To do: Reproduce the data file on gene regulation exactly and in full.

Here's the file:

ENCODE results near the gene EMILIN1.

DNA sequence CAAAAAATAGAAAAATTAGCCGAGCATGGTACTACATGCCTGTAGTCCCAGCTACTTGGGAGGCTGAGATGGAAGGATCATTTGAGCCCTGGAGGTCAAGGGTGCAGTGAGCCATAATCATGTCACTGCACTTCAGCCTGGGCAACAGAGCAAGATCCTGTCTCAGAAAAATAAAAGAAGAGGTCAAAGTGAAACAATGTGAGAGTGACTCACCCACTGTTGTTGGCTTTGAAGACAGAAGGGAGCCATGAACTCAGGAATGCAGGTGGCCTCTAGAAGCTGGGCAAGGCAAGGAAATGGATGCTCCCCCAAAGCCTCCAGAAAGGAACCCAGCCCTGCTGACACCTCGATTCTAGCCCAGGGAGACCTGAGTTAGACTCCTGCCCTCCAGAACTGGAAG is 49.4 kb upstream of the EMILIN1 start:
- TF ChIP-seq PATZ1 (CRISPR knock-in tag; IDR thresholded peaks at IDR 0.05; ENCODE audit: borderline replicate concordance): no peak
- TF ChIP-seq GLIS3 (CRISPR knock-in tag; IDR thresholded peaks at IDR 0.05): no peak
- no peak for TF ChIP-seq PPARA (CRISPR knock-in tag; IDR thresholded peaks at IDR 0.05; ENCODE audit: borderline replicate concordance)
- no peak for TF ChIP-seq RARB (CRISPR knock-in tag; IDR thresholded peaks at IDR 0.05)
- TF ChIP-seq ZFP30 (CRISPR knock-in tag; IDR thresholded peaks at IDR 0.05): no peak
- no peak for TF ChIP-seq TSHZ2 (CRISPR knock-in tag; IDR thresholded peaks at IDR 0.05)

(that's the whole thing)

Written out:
ENCODE results near the gene EMILIN1.

DNA sequence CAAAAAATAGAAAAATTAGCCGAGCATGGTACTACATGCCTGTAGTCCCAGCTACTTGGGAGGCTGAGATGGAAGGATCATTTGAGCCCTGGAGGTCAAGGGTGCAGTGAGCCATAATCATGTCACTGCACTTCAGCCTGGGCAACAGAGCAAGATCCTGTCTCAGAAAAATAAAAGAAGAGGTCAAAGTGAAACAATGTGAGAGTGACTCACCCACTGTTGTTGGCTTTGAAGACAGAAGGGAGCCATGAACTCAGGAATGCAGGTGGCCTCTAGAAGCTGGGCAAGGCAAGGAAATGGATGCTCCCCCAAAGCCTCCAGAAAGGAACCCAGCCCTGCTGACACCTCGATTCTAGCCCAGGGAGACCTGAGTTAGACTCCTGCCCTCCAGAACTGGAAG is 49.4 kb upstream of the EMILIN1 start:
- TF ChIP-seq PATZ1 (CRISPR knock-in tag; IDR thresholded peaks at IDR 0.05; ENCODE audit: borderline replicate concordance): no peak
- TF ChIP-seq GLIS3 (CRISPR knock-in tag; IDR thresholded peaks at IDR 0.05): no peak
- no peak for TF ChIP-seq PPARA (CRISPR knock-in tag; IDR thresholded peaks at IDR 0.05; ENCODE audit: borderline replicate concordance)
- no peak for TF ChIP-seq RARB (CRISPR knock-in tag; IDR thresholded peaks at IDR 0.05)
- TF ChIP-seq ZFP30 (CRISPR knock-in tag; IDR thresholded peaks at IDR 0.05): no peak
- no peak for TF ChIP-seq TSHZ2 (CRISPR knock-in tag; IDR thresholded peaks at IDR 0.05)